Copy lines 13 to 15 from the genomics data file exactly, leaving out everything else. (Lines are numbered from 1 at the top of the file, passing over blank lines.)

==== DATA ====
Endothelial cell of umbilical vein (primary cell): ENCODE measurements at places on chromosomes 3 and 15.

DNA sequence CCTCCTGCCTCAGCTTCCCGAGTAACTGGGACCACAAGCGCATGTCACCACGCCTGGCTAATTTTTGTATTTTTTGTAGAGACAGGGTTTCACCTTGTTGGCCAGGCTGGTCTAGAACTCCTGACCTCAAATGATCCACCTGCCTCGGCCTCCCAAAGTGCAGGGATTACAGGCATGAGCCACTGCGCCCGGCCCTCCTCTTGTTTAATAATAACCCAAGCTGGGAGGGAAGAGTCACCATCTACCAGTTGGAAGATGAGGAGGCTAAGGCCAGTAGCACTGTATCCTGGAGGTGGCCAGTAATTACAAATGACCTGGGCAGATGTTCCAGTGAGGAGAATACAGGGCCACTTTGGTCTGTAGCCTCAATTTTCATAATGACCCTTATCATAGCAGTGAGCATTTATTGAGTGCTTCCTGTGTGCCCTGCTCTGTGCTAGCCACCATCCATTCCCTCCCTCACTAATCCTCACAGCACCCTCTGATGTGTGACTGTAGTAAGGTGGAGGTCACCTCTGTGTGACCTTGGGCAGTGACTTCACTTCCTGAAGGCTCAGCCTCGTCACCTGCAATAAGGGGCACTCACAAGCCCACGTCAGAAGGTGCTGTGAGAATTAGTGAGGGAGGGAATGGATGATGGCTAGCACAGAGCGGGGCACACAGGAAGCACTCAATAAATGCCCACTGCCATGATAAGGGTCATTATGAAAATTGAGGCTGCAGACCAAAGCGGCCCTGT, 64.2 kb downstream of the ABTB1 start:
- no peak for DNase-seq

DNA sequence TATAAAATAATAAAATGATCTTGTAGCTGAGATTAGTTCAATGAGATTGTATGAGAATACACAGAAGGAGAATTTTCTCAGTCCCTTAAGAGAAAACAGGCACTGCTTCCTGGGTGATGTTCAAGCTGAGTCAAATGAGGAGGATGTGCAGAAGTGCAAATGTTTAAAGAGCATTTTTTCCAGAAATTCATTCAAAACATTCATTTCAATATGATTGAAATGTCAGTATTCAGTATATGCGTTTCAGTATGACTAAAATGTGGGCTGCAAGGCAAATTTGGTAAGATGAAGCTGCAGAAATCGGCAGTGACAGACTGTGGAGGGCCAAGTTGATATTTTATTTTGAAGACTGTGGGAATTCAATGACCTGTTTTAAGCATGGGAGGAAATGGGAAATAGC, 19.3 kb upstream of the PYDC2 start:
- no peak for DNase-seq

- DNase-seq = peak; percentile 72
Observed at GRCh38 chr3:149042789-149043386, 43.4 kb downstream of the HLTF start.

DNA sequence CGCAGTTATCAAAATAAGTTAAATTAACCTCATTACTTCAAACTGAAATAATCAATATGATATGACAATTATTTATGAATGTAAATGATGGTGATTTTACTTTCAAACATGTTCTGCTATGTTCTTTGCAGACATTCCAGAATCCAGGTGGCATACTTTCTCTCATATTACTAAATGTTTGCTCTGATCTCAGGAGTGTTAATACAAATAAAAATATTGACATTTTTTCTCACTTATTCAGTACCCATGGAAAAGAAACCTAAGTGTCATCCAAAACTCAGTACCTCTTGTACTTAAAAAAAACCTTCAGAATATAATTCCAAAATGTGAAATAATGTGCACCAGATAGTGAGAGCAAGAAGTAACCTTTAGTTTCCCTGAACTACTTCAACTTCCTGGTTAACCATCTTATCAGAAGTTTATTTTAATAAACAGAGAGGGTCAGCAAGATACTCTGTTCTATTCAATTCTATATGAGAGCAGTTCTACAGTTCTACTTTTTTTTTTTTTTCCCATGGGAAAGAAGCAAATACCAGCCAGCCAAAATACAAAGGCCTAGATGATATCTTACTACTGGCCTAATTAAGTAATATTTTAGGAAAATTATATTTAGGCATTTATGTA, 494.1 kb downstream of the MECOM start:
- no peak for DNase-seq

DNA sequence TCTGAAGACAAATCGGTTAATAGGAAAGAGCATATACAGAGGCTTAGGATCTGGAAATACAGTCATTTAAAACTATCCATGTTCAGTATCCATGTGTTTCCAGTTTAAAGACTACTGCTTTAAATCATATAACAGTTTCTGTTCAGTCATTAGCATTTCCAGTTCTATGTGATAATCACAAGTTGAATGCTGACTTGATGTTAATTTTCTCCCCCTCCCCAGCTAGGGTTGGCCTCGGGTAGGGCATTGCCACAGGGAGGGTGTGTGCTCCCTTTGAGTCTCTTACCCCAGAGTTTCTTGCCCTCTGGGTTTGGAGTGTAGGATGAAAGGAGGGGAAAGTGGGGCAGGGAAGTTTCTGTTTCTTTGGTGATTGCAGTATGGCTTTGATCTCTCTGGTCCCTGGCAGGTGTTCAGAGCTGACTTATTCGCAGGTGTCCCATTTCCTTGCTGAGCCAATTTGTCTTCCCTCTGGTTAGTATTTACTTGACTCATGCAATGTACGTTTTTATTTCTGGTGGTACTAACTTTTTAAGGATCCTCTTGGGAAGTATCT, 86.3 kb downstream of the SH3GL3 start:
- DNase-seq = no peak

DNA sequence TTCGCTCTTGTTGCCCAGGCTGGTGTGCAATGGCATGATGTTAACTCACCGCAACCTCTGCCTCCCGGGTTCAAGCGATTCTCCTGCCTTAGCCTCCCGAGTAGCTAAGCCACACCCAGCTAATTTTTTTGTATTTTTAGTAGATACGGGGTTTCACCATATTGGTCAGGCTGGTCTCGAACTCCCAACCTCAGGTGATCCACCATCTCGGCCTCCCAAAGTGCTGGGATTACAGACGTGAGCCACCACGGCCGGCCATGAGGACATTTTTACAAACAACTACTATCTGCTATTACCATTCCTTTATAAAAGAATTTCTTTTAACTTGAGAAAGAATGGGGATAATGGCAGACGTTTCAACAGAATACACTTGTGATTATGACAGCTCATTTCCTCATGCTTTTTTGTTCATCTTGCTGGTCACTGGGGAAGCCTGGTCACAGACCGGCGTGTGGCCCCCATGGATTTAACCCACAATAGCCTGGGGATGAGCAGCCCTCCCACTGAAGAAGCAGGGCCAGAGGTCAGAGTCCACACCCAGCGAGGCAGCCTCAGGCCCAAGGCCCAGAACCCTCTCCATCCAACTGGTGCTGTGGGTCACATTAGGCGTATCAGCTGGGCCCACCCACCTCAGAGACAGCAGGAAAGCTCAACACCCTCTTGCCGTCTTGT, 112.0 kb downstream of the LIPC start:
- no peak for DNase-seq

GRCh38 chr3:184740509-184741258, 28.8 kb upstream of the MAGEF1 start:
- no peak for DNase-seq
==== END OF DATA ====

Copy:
- no peak for DNase-seq

GRCh38 chr3:184740509-184741258, 28.8 kb upstream of the MAGEF1 start:
- no peak for DNase-seq